sabato, marzo 14, 2009

Making a virtue out of a moral impasse

Sempre a proposito della conferenza su MacIntyre, qui trovate il video della lezione pubblica e qui un bel po' di foto, ben fatte.
Questo invece e' un articolo apparso sull'Irish Times di oggi.

Making a virtue out of a moral impasse
PAUL GILLESPIE

Sat, Mar 14, 2009

WORLD VIEW: ABOUT 500 people packed out a UCD lecture hall yesterday week to hear a lecture by Alasdair MacIntyre entitled “On Having Survived the Academic Moral Philosophy of the 20th Century”. Described by former UCD president Paddy Masterson as one the greatest living philosophers, a conference there celebrated his 80th birthday by examining aspects of his work (see www.macintyreanenquiry.org).


Introducing his lecture, he referred to Ray Kinsella’s invocation of his work in this newspaper as the possible source of an alternative morality to that which gave rise to the current financial and economic crisis. MacIntyre explained he was not going to propose such a solution. But many of those attending were keen to hear how his account of ethics might yield such insights. He concluded it is necessary to live on the intellectual and political margins to be able to see things as they really are, even while drawing on the philosophical mainstream.

MacIntyre’s distinctive blend of Aristotelian, Thomist and Marxist approaches to ethical engagement has made him a celebrated figure in that discipline – and well beyond it. He is a trenchant critic of advanced capitalist modernity and its characteristic liberal individualist ethos. Most people living in this world do not have a meaningful sense of purpose, experience a genuine community and lack a moral code.

He draws on the ideal of the Greek polis to propose a different way of life in which people work together practically. That possibility can be sustained in small exemplary communities resisting the destructive forces of liberal capitalism as best they can.

In his book After Virtue (1981) he puts it like this: “The tradition of the virtues is at variance with central features of the modern economic order and more especially its individualism, its acquisitiveness and its elevation of the values of the market to a central social place.”

By the virtues he means acquired human qualities, “the possession and the exercise of which tends to enable us to achieve those goods which are internal to practices and the lack of which effectively prevents us from achieving any such goods . . . we have to accept as necessary components of any practice with internal goods and standards of excellence the virtues of justice, courage, and honesty.” Other virtues arising from the Greek and Christian traditions and seen as necessary by them for the good life are temperance, prudence, faith, hope and love.

MacIntyre argues that with modernity there came a vast fragmentation and instrumentalisation of moral life. It has increasingly been matched in moral philosophy.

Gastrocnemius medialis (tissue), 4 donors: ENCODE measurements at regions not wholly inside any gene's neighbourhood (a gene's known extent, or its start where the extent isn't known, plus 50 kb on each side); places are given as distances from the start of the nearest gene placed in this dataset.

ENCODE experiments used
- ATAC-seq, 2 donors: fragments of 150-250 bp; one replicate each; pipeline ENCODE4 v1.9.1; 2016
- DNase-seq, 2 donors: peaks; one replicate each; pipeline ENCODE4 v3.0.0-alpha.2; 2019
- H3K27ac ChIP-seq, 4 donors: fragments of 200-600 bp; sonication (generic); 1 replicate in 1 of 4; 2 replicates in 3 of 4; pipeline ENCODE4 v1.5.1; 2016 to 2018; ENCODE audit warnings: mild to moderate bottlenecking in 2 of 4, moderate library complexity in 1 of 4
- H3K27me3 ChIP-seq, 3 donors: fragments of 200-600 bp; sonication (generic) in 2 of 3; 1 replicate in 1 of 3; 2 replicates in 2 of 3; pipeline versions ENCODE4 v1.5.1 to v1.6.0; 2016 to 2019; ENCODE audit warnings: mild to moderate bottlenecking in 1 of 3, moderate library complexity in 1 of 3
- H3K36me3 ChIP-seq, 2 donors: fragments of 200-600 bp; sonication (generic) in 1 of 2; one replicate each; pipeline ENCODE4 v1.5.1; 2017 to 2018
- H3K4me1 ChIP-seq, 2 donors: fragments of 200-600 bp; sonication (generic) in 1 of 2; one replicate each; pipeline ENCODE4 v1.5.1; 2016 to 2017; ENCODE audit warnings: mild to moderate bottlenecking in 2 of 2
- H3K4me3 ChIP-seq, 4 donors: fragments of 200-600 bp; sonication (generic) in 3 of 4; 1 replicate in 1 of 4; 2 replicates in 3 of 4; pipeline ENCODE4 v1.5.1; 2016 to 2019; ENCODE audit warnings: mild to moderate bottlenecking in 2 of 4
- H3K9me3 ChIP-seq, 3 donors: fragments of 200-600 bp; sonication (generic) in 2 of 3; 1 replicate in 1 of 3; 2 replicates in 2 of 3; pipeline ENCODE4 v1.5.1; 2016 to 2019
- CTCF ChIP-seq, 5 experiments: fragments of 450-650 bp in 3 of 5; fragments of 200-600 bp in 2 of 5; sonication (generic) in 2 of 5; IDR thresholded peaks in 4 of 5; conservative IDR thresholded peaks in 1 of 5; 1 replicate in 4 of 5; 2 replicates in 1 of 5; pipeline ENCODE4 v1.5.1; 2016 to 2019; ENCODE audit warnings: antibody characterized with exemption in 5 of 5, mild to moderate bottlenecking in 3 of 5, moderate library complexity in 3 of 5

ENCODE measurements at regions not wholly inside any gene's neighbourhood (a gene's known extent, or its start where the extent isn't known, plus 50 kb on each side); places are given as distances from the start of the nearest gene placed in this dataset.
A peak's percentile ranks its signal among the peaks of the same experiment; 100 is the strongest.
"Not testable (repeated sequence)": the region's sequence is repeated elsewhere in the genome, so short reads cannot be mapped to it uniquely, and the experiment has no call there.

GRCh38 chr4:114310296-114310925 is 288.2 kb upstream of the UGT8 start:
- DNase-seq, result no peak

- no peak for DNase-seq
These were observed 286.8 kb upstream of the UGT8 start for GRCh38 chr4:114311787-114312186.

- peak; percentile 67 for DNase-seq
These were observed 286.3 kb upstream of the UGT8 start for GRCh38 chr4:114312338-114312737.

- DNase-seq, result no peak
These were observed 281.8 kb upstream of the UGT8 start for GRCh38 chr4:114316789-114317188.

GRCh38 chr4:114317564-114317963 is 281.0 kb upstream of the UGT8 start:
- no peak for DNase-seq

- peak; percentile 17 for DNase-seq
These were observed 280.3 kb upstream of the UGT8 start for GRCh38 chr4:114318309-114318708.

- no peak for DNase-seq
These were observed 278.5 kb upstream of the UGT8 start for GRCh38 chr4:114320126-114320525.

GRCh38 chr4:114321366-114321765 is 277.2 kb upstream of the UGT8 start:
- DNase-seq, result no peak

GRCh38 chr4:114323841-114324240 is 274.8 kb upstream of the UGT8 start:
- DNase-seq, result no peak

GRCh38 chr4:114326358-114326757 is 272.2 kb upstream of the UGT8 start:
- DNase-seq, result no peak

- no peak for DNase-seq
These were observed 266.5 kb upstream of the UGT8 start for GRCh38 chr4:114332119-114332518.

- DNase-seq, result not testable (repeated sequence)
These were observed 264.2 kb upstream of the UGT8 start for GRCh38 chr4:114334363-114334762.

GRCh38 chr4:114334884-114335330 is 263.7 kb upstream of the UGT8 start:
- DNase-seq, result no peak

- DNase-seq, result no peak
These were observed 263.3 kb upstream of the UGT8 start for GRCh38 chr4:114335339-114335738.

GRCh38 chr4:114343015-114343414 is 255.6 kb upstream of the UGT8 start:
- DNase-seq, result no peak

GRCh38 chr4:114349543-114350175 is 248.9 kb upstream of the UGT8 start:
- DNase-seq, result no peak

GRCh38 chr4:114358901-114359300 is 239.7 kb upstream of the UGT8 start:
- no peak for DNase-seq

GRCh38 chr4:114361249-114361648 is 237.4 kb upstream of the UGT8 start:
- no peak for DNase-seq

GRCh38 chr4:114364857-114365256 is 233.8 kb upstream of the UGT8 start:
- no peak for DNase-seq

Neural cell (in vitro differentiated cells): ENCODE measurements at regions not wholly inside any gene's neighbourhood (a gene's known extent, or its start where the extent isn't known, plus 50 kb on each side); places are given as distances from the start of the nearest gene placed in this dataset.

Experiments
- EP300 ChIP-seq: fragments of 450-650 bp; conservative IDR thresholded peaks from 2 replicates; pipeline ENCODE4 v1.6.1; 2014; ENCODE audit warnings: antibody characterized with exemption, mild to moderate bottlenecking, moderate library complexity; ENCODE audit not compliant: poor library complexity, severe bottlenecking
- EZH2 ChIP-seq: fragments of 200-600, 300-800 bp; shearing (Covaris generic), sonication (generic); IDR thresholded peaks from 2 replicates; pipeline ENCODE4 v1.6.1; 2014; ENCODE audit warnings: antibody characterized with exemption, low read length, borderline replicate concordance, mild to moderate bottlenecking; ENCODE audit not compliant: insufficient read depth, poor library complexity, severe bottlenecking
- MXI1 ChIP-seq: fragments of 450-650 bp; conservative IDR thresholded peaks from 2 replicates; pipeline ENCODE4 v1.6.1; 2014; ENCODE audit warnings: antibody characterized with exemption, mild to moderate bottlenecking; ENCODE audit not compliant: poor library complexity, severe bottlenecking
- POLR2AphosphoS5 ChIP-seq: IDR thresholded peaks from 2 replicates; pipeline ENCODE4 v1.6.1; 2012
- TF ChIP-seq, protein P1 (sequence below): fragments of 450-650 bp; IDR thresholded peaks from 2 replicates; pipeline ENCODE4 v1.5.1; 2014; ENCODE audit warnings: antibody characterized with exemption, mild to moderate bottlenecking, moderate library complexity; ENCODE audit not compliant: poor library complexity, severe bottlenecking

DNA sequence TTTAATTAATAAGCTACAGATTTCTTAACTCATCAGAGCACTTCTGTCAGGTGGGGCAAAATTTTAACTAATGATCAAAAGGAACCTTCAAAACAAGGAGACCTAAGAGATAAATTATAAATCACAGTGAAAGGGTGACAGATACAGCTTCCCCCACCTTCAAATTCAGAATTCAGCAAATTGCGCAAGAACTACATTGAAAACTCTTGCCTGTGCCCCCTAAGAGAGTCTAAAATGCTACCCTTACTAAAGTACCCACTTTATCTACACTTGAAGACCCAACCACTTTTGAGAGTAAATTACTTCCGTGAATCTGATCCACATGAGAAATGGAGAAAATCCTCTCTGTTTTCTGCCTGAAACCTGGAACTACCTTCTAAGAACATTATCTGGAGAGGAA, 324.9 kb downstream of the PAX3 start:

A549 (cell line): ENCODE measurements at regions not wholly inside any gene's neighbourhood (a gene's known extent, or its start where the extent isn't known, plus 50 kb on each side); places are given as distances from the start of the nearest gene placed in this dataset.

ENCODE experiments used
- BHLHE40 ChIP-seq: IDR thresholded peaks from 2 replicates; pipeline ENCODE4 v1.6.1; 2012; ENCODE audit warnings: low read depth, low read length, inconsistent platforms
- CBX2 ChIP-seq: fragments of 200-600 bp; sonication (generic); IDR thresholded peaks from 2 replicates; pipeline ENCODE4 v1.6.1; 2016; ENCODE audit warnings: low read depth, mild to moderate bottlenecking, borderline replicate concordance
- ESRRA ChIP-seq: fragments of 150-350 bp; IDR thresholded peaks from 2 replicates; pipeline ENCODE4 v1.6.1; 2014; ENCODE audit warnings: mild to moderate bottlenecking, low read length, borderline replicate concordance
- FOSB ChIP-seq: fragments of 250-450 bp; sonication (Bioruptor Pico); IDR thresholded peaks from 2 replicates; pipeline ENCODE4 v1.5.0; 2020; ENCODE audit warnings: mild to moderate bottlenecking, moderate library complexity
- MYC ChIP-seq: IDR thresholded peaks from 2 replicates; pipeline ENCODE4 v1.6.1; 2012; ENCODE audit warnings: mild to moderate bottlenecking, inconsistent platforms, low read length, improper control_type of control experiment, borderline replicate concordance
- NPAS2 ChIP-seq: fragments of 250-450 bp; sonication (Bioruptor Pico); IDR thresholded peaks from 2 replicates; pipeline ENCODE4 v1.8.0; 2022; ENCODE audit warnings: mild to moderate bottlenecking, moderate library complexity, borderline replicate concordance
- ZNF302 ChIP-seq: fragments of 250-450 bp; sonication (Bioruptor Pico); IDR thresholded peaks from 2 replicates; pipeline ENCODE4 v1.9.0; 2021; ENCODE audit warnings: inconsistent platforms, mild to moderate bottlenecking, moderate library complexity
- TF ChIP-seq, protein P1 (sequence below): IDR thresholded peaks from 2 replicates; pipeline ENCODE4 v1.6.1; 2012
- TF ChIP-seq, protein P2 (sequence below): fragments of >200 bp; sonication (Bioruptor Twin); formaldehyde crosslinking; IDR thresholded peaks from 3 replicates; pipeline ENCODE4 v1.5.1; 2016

His lecture traced how excellence in that discipline has come to be evaluated by “the quality of one’s analytic and argumentative skills, especially in their negative use to expose failures in the distinction-making of others or gaps in their arguments, together with an ability to summon up telling counter-examples ‘‘. . . Disagreement on fundamental issues is taken to be the permanent condition of philosophy.” This is unsatisfactory because it reduces most ethical disputes to matters of opinion or emotion, rather than of reasoned argument about how best to achieve and live a good life. To understand how that could be possible one must break with the ahistorical, armchair introspection characteristic of contemporary English-language moral philosophy and reconnect such theorising first with social practice and then with such human sciences as sociology and anthropology.

“We need to begin again and to do so by returning to the social context in which we learned the use of ‘good’ and its cognates. What we first had to learn was how to make the distinctions between what we desire and the choiceworthy, and between what pleases those others whom we desire to please and the choiceworthy.”

People learn (or do not learn) to discipline and transform their desires in particular settings such as housework, farmwork, making furniture and playing soccer – or becoming valued as human beings when they are recruited to the US marines.

MacIntyre offered a definition of such practical knowledge: “This discovery of a directedness in ourselves towards a final end is initially a discovery of what is presupposed by our practice, as it issues in a transformation of ourselves through the development of habits of feeling, thought, choice and action that are the virtues, habits without which – even if in partial and imperfect forms – we are unable to move towards being fully rational agents.”

Philosophers do not have the individual experience to justify their introspective method and are in any case constrained socially. While it is possible to imagine an alternative university regime – MacIntyre’s next book is entitled God, Philosophy, Universities and Masterson asked mischievously what it would take for UCD to exist on the margins – only such a reconnection of life and theory, of meaning and use, and of relating the practice of moral philosophy to living virtuously, offers a way out of this impasse.

MacIntyre’s work attracts such ostensibly unlikely partners as Marxists inspired by MacIntyre’s early but abiding critique of Stalinism, and Catholics who find his criticism of relativist secular liberalism correctly grounded in Thomas Aquinas’s philosophy. Aristotle is common to these positions (although their encounters can occasionally be comically incomprehending, for example on original sin).

So is their hope and conviction that an alternative life to that on offer from advanced capitalist modernity – now in deep crisis – is possible.

© 2009 The Irish Times